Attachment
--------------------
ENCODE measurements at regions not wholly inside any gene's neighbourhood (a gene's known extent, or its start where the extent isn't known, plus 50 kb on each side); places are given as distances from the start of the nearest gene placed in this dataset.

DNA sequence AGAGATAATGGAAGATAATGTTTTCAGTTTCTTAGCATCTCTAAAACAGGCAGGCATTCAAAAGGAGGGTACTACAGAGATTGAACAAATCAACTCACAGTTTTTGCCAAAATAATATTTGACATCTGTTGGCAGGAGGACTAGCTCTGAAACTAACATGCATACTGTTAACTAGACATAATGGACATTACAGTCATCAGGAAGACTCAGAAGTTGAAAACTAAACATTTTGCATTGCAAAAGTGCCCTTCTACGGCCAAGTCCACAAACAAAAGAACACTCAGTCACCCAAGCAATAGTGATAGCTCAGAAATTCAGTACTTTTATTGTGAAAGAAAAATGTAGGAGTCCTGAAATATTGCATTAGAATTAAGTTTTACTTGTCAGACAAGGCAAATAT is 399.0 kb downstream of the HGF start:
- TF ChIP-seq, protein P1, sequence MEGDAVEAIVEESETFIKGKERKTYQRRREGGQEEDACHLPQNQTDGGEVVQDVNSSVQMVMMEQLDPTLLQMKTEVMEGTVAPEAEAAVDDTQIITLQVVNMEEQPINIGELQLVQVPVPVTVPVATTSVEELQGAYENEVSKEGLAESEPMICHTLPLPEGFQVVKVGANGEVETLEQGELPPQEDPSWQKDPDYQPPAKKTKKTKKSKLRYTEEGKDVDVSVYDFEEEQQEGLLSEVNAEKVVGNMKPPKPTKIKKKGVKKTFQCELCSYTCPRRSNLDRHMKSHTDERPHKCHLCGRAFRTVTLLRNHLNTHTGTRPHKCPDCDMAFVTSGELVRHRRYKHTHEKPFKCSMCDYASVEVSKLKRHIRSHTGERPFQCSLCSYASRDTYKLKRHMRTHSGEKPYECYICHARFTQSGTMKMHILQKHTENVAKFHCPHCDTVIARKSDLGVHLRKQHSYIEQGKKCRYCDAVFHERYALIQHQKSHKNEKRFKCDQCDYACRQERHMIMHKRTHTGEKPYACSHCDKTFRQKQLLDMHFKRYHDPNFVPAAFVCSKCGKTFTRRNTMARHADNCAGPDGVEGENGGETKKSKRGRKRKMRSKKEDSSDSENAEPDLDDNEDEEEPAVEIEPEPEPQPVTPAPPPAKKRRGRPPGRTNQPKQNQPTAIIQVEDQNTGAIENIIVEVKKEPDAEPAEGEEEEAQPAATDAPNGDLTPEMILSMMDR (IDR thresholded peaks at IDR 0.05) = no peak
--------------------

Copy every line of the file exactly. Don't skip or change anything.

ENCODE measurements at regions not wholly inside any gene's neighbourhood (a gene's known extent, or its start where the extent isn't known, plus 50 kb on each side); places are given as distances from the start of the nearest gene placed in this dataset.

DNA sequence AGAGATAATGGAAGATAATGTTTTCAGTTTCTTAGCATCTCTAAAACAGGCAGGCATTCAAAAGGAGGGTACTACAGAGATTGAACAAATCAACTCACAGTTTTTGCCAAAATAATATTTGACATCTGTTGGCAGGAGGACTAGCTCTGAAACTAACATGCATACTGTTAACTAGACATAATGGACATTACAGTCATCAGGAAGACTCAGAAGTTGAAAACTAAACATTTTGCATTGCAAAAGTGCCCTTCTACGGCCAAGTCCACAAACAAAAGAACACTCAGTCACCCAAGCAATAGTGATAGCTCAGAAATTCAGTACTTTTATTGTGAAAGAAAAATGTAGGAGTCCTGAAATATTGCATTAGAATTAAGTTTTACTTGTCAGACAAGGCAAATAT is 399.0 kb downstream of the HGF start:
- TF ChIP-seq, protein P1, sequence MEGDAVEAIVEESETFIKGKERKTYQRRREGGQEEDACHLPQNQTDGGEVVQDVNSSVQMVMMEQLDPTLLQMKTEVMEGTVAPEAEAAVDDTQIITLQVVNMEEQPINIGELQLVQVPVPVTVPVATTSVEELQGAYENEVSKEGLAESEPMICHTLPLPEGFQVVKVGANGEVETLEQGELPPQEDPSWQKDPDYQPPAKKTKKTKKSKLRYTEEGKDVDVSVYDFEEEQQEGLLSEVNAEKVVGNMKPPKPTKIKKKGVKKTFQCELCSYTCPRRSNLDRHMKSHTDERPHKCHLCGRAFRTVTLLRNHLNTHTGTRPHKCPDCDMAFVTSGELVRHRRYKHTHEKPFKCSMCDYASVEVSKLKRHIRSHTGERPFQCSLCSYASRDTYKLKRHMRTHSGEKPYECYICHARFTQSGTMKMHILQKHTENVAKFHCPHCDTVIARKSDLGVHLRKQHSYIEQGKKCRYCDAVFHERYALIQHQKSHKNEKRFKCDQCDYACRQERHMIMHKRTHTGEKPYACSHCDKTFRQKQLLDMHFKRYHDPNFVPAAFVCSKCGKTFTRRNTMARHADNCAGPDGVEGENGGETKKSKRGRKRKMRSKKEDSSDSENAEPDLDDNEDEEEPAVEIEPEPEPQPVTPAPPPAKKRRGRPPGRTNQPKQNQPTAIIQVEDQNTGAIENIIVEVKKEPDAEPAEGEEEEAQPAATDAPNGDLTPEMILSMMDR (IDR thresholded peaks at IDR 0.05) = no peak